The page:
Monday, May 6, 2013

Stephen Hawking and The Alien God

In thinking about Stephen Hawking's ongoing "the multiverse means no need for God" schtick, I found myself the other day reflecting on something else he'd pitched out there a few years back.

Looking out at the great sprawl of intergalactic space, Hawking said that he was convinced there was alien life out there.  He was also a bit concerned at our noisy efforts to make contact.  Why?  Because if life out there was as much a mess as life on earth, the most likely outcome would be that our shouting out into the great deep would just call attention to our stuff.

"Hey aliens," we'd be saying.  "Look at all the complex organics we have!  And we're delicious!  We taste just like t'chiK'nnn!"

And they'd show up, and it'd be like that closing scene in Apocalypto.  It'd be the end of everything.  We'd be outmatched, outgunned, and out-thought.  A universe as vast as ours has surely spawned beings who are dangerously more powerful than humankind.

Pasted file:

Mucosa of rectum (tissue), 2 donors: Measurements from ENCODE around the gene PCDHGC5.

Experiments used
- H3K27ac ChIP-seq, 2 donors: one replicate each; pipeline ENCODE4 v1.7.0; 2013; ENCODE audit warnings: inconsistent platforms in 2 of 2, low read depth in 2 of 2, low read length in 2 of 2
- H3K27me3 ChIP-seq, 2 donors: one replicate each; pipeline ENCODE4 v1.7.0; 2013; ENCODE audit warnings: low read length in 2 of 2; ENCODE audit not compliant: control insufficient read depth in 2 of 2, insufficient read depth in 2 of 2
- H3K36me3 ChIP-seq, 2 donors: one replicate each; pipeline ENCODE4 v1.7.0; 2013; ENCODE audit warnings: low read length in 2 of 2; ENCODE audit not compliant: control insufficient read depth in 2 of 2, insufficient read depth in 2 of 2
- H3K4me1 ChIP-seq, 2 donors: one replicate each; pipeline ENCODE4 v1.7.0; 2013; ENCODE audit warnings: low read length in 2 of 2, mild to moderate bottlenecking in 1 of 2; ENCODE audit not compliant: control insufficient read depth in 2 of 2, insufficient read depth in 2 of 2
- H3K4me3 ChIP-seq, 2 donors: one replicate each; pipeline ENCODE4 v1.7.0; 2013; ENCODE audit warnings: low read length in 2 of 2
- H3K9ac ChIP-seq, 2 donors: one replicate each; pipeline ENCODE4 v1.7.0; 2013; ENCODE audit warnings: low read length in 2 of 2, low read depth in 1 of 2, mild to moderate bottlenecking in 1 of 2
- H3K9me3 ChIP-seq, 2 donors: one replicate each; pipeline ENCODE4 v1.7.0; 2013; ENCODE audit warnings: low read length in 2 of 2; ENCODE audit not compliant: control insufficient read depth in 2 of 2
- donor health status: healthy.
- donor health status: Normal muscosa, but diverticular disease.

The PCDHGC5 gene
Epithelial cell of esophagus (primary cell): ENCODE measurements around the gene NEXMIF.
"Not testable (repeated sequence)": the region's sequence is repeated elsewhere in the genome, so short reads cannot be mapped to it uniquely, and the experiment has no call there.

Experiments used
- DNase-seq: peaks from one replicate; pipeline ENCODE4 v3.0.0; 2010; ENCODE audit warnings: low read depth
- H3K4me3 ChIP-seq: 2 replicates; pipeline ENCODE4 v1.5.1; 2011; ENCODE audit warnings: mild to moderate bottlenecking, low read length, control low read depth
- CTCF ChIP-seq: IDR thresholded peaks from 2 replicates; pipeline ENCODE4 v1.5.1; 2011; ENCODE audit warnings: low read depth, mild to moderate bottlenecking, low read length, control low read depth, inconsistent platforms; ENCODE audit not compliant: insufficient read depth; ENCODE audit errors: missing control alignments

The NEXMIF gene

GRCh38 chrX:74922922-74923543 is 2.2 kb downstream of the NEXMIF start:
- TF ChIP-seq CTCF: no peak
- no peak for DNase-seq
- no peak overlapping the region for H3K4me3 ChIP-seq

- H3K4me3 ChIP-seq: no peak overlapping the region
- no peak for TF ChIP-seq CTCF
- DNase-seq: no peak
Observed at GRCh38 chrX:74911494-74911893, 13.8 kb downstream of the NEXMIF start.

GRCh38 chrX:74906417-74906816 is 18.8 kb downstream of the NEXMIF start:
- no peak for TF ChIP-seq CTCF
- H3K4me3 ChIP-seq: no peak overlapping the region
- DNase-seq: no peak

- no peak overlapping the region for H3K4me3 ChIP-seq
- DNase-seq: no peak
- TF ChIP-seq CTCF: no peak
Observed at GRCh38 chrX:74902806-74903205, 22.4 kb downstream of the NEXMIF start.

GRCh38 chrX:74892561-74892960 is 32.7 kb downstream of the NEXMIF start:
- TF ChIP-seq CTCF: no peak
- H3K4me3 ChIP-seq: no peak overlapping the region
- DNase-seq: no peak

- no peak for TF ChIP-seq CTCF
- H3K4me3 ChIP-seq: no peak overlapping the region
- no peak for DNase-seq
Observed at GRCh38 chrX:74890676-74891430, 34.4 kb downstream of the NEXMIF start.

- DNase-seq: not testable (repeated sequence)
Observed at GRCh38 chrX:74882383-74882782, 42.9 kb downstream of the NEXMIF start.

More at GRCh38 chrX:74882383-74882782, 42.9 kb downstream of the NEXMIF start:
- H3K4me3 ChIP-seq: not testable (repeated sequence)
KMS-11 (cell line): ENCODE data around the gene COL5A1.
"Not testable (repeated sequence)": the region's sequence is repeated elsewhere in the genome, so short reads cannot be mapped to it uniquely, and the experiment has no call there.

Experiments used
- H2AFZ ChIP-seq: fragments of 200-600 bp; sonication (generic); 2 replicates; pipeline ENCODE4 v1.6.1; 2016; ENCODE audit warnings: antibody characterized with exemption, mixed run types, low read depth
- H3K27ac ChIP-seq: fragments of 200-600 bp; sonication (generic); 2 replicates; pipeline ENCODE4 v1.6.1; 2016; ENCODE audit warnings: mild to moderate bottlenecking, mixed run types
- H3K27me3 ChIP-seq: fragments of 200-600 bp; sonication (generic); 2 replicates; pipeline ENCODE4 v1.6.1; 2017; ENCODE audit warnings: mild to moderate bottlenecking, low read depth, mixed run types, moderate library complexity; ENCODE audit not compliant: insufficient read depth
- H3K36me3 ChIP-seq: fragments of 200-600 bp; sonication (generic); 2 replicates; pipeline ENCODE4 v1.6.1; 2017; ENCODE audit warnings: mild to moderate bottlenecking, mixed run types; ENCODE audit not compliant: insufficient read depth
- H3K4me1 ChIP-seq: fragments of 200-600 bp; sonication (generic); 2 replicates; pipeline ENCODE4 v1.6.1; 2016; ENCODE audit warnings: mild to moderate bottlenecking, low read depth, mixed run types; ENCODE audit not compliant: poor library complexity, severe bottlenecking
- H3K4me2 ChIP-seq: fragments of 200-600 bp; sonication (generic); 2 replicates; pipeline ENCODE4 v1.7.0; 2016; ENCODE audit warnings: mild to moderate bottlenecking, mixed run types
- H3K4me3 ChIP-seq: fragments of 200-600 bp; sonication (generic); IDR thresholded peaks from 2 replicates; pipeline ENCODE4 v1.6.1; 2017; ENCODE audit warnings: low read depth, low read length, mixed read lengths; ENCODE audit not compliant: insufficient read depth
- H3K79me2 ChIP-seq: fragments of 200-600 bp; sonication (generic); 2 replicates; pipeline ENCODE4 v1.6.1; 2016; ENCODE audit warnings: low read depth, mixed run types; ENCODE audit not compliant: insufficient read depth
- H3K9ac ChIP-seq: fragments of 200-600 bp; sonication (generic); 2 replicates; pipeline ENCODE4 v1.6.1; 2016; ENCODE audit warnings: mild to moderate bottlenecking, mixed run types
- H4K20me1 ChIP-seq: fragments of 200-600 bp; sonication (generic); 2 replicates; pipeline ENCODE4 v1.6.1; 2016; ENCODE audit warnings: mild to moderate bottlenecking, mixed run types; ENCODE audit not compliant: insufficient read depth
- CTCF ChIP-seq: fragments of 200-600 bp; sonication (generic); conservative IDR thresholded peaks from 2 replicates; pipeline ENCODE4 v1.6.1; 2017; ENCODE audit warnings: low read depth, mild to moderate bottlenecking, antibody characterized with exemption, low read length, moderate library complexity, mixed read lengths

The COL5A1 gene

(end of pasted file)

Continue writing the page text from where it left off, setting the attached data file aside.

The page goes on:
So his recommendation?  We should lay low.   Be vewy, vewy quiet.

I found this interesting on a couple of levels.

I do wonder, quite frankly, why any spacefaring sentient being would bother making the trip just to take our [stuff.]  Yeah, we're impressed with our planet and all, but what's most interesting about our world is...what?  I mean, the universe is chock-full of hydrogen for fuel, carbon, and metals.  There's not exactly a shortage out there.  It's an impossibly generous cornucopia, our universe is.

The only thing interesting on this little rocky world, frankly, is life.  And possibly sentience, although many days I find myself doubting it.

But I also find it neat that he sees the logical likelihood of alien life in our time and space.  It makes sense, and I agree with him.  We may never know such beings, given the distances involved.  But they are likely there.

Where I diverge is when we step outside of time and space, and suddenly the same mind that can imagine impossibly advanced alien beings can't quite wrap itself around the idea that perhaps in the vastness of all that is lies a Mind that underlies all being.

Maybe if he visualized God with little antennae.  Hmmm.